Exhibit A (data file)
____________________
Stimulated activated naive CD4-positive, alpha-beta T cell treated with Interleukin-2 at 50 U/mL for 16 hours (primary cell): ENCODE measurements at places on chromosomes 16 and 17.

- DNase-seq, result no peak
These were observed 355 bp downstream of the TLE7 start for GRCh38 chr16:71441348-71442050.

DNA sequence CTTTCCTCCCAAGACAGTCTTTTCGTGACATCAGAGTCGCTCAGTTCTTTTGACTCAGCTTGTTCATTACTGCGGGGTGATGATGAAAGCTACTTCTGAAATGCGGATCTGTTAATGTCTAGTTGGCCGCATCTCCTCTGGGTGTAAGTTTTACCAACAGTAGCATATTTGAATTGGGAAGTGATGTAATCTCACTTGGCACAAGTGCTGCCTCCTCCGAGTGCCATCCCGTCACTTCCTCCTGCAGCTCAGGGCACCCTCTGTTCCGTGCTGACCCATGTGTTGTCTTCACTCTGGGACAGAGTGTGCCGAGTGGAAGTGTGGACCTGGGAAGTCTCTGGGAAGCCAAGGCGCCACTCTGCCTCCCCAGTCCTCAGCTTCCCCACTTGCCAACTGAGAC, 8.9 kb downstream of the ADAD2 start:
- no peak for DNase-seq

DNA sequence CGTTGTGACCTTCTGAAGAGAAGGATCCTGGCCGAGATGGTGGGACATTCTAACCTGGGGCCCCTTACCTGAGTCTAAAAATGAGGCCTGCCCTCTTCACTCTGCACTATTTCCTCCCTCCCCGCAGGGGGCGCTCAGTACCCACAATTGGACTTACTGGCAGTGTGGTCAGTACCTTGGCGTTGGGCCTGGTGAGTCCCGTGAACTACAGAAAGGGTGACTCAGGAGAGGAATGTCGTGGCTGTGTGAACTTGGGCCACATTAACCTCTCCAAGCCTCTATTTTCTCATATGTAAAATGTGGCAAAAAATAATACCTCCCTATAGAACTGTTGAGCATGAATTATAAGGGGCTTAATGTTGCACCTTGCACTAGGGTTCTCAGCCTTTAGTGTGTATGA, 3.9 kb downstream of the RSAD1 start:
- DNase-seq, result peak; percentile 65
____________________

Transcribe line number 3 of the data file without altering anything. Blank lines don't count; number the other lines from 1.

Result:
These were observed 355 bp downstream of the TLE7 start for GRCh38 chr16:71441348-71442050.